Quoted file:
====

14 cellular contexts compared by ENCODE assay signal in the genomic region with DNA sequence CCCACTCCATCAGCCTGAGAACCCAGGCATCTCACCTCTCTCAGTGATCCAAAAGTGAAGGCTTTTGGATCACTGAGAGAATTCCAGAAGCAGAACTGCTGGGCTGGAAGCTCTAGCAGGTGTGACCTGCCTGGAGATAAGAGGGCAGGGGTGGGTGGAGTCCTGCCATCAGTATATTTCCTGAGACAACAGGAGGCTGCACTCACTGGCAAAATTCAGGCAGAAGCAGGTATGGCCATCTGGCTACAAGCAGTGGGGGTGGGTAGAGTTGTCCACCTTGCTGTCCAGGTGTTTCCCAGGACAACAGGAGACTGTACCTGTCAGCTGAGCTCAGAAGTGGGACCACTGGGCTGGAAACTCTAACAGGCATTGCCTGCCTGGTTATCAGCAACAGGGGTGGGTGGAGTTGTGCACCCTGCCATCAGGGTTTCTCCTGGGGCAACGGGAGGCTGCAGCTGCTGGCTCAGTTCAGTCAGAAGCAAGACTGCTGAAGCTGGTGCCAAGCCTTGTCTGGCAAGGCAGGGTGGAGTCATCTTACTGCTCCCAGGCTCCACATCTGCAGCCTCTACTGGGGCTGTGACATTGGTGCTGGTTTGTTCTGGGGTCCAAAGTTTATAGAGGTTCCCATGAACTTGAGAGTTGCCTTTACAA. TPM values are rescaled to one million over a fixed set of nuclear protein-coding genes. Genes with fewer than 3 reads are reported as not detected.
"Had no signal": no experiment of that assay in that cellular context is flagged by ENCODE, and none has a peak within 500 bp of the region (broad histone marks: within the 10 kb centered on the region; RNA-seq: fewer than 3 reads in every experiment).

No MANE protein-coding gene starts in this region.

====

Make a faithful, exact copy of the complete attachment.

14 cellular contexts compared by ENCODE assay signal in the genomic region with DNA sequence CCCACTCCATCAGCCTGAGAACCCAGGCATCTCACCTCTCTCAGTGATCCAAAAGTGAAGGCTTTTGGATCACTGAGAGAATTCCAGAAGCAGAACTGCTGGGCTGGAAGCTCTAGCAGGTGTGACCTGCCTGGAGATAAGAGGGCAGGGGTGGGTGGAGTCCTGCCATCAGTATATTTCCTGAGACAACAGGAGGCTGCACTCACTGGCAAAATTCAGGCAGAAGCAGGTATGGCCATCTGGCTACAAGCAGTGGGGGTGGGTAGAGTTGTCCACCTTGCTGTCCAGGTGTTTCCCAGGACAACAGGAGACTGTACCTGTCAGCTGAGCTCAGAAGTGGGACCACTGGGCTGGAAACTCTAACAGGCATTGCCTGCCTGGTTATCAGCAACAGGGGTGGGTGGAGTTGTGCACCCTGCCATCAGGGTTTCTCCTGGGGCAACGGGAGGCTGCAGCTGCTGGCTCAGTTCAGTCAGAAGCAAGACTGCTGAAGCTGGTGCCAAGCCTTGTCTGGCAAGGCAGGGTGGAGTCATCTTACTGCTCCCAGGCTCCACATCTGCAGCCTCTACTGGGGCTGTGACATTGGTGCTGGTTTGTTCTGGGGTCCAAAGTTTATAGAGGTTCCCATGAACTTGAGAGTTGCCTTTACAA. TPM values are rescaled to one million over a fixed set of nuclear protein-coding genes. Genes with fewer than 3 reads are reported as not detected.
"Had no signal": no experiment of that assay in that cellular context is flagged by ENCODE, and none has a peak within 500 bp of the region (broad histone marks: within the 10 kb centered on the region; RNA-seq: fewer than 3 reads in every experiment).

No MANE protein-coding gene starts in this region.